sabato 21 maggio 2016
Erbacce 45 is out! Posted on May 15, 2016 | Leave a comment Always full of surprises, the latest issue of erbacce (Italian for weed) has spread its green feelers across continents, with poetry from Chicago, Germany, Italy and the UK.erbacce 45 Edited in Liverpool by Alan Corkish and Andrew Taylor, erbacce has a fine tradition of presenting poetry that is unusual, provoking, even – words that make exciting shapes on the page. I’m delighted they’ve taken four of my poems for this issue, alongside the work of Peter Eustace (Verona, Italy), Michelle Chen (Whitestone, USA), Clive Donovan (Devon), Alex Dreppee (Darmstadt, Germany), Luke Karl Thurogood (Wigan) and Eric Allen Yankee (Chicago, USA). It’s great to read a wide range of poets in one magazine, but it can also be enjoyable to read more work, from a smaller pot of poets. This is where erbacce comes into its own. Issue 45 includes 14 poems by Peter Eustace, a thought-provoking poet of pared down words and a fierce eye for detail. In an interview with Alan Corkish, Peter explains how his forty years based in Verona have affected his poetry, and what drives him to carry on writing. If you’d like to buy a copy of erbacce 45, or submit your work to the magazine, please click on this link:http://www.erbacce.com/ SHARE THIS: TwitterFacebookGoogleLinkedIn1TumblrEmail Leave a comment Posted in Literary publications, Poems Tagged Alan Corkish, Alex Dreppee, Andrew Taylor, Claire Booker, Clive Donovan, erbacce, Erice Allen Yankee, literary magazines, Liverpool, Luke Karl Thurogood, Michelle Chen, new poetry, Peter Eustace, poems, Verona
martedì 19 marzo 2013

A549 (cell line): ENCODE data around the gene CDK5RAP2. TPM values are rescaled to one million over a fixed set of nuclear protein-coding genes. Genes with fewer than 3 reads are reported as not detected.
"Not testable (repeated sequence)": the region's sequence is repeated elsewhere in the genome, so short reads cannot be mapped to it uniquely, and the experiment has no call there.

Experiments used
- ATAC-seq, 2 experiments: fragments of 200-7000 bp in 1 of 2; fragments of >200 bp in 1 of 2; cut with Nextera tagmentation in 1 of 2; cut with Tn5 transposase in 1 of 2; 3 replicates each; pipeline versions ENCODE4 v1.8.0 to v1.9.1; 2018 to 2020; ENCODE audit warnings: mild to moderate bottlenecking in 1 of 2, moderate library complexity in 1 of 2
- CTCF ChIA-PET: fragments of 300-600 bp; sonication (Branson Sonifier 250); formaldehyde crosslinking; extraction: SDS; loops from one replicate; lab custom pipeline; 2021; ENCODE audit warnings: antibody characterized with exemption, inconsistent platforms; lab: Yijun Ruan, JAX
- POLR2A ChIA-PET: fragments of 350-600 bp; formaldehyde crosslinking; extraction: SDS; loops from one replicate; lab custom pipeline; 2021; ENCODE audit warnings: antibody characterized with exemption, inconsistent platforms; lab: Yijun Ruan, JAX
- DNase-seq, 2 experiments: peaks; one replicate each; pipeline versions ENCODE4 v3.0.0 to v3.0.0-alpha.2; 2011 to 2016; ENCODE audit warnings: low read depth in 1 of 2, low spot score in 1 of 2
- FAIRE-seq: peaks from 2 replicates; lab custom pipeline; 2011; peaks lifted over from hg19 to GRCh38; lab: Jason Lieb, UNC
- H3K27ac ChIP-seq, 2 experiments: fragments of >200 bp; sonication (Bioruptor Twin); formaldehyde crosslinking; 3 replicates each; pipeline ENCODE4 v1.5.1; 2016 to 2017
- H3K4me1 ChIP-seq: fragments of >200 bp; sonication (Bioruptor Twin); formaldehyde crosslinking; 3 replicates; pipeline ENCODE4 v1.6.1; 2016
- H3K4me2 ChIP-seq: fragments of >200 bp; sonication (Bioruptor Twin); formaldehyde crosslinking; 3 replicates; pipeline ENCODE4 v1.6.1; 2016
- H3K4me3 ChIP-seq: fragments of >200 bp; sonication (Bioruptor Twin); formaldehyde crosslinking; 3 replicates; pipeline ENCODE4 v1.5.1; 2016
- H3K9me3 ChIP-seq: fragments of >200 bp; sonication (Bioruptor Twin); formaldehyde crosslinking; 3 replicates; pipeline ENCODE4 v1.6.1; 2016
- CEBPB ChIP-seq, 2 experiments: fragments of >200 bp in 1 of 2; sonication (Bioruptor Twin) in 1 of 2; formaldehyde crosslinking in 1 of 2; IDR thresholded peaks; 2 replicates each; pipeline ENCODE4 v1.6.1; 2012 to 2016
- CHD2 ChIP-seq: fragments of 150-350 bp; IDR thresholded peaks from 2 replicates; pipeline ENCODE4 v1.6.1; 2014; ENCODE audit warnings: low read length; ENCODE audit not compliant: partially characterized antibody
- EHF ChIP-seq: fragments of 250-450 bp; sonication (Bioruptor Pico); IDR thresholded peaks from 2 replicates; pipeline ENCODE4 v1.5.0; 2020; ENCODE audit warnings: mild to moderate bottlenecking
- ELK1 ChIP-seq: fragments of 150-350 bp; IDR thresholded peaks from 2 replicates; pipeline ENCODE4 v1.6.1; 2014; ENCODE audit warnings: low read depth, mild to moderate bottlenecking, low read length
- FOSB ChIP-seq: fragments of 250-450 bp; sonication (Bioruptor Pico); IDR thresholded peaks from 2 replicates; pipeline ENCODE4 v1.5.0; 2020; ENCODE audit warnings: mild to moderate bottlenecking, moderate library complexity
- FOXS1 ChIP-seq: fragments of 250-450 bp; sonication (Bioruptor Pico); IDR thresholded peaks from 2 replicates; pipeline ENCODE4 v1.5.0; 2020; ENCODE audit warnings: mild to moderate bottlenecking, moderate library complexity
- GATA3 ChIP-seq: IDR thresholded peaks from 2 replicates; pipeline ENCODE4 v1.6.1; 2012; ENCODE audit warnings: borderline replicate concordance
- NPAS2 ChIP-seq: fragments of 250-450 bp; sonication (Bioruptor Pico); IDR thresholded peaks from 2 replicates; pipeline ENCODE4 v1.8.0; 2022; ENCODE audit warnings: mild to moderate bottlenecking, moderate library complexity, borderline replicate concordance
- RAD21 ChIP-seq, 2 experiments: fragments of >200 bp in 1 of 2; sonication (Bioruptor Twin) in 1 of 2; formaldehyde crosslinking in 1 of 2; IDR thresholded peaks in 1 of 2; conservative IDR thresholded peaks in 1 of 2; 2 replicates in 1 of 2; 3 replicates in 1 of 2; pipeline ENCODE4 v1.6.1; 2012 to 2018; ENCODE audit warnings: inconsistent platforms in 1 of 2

SHARON OLDS – STAG’S LEAP – CAPE – 2012 I repeat: not a review just a set of personal and likely off the mark reactions. “My husband, my ex-husband, my then husband, my ex, him, he.... ” and then “my friend” several times. Comes to be very twee. Almost at the end, I am getting irritable with and irritated by this book. The husband who left comes across as a real jerk in distinctly two dimensions and the despairing wife as simply far too good to be true, i.e., a real jerk as well. Any situation, phrase or deed is a great excuse to muse about him again. Ok, catharsis, but it does seem so contrived at times. I can’t help having the impression of a Sunday School teacher saying naughty words (no offence, Ms. Olds, but you actually do read poetry like a Sunday School teacher): she misses him, misses sex with him, misses cutting his hair... but for god’s sake couldn’t she just have been a bit pissed off and angry once in a while? A wee bit more human? A few neat turns of phrase and some nice images, padded out with lots of trundling about: it seems to be chest-beating, revelatory but on closer looks they are set pieces in full creative writing syndrome. Ms. Olds has a fine reputation and this book has won a major prize, so I’m reluctant to use words like “insincerity” and “shallow” – but, there, I’ve used them. I’ll give it another go and report back. PS. Can now add "my once husband" and "my young husband" to the list, plus another "my friend"... making it all sound like mundane and rather trivial letters to an Agony Aunt. Pity, because there is some good poetry in there at times only it gets bogged down, weighed down by this "goody two shoes" style. Admit it, Sharon, you hated him at least once, wanted to kill him at least once, felt abused at least once... PPS. There's a sensation that the cellophane wrapping is never completely opened.